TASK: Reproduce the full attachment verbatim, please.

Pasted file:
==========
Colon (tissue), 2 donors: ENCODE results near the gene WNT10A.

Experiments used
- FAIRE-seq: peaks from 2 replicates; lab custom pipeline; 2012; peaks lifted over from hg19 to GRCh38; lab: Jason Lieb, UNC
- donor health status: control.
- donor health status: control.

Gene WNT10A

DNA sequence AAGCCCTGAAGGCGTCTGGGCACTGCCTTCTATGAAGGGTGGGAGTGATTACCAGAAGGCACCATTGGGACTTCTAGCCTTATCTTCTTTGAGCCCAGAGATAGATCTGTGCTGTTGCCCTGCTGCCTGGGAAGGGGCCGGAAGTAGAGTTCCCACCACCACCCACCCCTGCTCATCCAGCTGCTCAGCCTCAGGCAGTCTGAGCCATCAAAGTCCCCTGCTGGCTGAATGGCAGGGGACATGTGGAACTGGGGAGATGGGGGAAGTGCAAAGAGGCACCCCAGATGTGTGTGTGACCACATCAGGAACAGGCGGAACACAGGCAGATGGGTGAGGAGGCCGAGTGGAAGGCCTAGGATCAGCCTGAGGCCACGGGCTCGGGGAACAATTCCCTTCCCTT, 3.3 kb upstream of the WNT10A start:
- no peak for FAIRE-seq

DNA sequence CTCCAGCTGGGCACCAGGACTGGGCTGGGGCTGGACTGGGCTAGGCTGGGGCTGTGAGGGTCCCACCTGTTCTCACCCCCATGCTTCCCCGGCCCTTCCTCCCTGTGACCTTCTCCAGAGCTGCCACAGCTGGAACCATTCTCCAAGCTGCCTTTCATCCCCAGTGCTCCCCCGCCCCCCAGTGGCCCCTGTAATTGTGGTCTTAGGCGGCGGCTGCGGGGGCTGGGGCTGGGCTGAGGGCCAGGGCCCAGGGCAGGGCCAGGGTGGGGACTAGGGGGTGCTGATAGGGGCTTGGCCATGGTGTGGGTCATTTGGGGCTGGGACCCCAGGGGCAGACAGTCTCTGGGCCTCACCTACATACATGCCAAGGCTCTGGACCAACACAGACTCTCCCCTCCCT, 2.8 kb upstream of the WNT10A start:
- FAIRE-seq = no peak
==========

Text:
Colon (tissue), 2 donors: ENCODE results near the gene WNT10A.

Experiments used
- FAIRE-seq: peaks from 2 replicates; lab custom pipeline; 2012; peaks lifted over from hg19 to GRCh38; lab: Jason Lieb, UNC
- donor health status: control.
- donor health status: control.

Gene WNT10A

DNA sequence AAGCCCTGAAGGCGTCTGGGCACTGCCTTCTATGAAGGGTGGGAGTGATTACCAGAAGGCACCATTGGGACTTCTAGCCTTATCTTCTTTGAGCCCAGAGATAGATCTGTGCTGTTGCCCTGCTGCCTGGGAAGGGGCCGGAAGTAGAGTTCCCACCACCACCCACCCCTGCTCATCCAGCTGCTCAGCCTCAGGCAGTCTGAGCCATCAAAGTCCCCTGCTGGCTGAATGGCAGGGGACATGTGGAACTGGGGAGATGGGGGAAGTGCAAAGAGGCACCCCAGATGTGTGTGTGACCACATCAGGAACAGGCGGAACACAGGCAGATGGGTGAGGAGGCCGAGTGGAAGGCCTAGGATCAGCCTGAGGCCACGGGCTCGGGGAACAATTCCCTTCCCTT, 3.3 kb upstream of the WNT10A start:
- no peak for FAIRE-seq

DNA sequence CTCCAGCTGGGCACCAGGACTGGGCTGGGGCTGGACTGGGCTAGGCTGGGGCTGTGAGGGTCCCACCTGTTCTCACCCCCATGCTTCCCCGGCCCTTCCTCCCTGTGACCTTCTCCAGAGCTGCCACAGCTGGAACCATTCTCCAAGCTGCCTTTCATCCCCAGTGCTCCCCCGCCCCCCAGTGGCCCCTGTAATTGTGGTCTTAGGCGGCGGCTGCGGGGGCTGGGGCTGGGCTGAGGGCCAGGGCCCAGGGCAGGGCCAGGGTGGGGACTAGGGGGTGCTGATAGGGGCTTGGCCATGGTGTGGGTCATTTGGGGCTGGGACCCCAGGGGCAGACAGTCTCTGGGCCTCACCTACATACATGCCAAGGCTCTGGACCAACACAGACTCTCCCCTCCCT, 2.8 kb upstream of the WNT10A start:
- FAIRE-seq = no peak